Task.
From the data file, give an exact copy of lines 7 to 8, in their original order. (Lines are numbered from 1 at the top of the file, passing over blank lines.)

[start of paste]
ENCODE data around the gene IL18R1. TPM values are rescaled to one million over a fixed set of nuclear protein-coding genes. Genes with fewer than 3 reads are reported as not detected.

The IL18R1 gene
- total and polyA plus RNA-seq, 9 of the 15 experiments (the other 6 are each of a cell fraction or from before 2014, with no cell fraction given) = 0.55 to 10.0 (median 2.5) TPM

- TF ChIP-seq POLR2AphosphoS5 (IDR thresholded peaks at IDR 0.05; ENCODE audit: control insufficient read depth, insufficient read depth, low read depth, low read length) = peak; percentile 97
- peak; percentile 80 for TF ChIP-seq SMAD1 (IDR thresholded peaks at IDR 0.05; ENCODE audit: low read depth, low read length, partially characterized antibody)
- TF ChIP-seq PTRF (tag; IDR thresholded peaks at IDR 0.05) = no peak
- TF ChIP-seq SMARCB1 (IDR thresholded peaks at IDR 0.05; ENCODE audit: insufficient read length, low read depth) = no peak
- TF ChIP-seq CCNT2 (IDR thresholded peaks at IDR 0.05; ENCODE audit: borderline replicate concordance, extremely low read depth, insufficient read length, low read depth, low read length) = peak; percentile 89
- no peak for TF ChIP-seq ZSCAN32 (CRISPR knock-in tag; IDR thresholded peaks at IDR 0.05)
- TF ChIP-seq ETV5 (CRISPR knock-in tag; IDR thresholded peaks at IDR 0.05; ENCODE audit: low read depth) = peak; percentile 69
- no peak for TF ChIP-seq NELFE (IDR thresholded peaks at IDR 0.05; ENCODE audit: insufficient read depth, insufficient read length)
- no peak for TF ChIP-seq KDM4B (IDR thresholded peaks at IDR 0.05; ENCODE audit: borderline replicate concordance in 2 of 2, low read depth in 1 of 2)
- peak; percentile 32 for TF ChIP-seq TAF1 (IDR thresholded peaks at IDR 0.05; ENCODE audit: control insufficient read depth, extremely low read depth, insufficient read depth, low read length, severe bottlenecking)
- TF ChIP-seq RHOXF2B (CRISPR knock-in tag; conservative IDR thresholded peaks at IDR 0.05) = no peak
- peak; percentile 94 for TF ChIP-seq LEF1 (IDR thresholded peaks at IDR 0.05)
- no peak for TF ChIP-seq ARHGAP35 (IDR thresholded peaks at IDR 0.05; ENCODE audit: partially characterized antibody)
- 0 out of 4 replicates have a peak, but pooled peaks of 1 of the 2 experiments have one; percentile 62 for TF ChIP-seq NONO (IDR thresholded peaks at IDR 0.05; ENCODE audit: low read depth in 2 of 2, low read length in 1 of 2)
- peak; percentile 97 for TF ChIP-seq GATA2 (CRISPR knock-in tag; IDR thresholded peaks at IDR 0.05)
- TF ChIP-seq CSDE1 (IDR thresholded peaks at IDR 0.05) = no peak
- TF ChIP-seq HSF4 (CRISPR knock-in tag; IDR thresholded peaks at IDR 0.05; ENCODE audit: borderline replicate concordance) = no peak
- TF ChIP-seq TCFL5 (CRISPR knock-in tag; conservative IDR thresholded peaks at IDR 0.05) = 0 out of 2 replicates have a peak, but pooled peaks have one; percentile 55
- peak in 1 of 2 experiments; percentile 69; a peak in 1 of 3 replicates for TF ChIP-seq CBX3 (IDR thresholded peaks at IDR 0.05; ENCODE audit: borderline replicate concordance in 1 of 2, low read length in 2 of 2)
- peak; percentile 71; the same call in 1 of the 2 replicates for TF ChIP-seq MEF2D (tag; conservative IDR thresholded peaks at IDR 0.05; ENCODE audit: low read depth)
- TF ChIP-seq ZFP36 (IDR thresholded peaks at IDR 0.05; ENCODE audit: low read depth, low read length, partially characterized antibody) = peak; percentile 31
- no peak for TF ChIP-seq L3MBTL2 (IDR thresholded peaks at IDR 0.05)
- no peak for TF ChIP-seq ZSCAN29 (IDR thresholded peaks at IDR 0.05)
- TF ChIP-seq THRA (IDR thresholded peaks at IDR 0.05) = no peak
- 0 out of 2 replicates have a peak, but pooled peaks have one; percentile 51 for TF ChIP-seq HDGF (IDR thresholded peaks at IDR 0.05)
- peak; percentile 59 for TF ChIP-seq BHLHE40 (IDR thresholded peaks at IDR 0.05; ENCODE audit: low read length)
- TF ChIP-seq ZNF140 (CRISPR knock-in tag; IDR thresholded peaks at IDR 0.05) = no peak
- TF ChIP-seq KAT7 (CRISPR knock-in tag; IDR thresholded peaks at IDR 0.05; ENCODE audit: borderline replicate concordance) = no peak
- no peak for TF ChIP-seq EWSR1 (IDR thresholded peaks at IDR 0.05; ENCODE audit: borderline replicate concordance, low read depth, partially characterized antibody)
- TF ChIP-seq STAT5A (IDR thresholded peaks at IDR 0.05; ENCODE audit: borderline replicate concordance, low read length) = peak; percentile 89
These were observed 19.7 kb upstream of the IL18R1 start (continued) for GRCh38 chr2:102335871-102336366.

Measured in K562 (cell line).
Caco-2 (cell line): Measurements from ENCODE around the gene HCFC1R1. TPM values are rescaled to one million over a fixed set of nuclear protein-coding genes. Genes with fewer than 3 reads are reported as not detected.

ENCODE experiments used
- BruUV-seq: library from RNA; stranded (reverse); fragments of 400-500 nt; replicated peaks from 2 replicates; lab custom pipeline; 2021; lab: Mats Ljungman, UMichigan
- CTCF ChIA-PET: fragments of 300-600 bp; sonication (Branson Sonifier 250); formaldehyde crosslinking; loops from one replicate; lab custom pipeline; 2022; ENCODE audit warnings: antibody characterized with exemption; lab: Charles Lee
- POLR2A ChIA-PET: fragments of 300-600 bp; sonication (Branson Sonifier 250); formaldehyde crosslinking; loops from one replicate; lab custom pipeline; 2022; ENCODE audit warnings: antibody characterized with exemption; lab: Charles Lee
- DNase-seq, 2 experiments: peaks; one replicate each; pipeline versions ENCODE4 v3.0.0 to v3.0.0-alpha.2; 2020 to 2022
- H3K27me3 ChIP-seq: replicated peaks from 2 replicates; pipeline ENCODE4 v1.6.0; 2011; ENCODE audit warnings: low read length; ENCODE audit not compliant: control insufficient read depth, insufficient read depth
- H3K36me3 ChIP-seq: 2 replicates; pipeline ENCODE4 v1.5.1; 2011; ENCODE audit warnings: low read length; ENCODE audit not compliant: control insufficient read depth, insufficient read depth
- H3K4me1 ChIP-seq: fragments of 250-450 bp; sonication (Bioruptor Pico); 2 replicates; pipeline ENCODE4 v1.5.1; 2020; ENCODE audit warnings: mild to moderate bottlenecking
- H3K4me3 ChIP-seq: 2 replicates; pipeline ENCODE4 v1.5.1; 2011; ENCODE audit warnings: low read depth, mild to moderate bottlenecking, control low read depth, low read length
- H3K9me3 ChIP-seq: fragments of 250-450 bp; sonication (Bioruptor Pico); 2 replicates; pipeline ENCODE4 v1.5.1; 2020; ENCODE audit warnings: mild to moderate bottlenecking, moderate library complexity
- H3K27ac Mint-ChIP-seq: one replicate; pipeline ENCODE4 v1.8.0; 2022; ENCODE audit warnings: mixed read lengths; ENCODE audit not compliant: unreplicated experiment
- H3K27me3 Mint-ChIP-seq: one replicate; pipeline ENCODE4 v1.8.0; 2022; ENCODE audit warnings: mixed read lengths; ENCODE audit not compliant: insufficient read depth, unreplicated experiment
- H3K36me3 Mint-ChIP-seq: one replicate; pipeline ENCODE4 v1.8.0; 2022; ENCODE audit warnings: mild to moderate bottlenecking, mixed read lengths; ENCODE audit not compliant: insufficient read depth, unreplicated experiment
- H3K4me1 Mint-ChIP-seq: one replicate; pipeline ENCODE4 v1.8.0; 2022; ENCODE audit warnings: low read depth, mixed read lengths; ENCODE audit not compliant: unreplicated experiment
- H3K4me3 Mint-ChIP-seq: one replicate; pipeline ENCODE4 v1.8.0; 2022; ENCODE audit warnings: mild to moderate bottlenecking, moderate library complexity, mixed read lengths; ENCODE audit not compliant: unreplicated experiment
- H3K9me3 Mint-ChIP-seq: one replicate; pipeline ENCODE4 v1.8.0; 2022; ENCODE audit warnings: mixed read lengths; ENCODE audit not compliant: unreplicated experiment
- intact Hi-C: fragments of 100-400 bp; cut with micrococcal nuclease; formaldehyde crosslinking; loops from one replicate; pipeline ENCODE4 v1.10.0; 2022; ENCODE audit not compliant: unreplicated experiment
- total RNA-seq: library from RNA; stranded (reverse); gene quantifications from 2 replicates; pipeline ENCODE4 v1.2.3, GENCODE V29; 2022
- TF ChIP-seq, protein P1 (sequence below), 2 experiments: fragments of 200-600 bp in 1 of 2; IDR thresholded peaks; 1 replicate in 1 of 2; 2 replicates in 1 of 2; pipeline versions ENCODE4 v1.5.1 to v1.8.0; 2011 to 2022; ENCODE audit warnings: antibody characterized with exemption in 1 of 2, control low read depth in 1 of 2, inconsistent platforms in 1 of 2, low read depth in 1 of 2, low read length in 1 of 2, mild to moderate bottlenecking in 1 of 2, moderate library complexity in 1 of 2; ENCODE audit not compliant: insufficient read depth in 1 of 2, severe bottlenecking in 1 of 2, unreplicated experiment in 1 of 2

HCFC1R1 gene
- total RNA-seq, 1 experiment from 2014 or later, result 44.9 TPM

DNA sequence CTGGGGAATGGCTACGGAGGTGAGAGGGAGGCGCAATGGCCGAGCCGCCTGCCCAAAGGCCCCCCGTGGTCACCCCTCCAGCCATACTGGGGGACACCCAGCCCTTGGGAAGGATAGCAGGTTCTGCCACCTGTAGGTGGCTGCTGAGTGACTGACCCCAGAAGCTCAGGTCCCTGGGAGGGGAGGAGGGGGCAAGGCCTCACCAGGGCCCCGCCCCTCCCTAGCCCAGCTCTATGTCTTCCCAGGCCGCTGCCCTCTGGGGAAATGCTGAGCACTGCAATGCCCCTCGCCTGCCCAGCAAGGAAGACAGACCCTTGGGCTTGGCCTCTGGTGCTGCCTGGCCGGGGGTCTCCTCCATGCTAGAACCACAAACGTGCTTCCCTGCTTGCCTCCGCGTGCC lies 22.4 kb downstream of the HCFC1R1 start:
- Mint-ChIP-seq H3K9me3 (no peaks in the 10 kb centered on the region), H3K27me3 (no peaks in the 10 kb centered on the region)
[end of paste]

- TF ChIP-seq SMARCB1 (IDR thresholded peaks at IDR 0.05; ENCODE audit: insufficient read length, low read depth) = no peak
- TF ChIP-seq CCNT2 (IDR thresholded peaks at IDR 0.05; ENCODE audit: borderline replicate concordance, extremely low read depth, insufficient read length, low read depth, low read length) = peak; percentile 89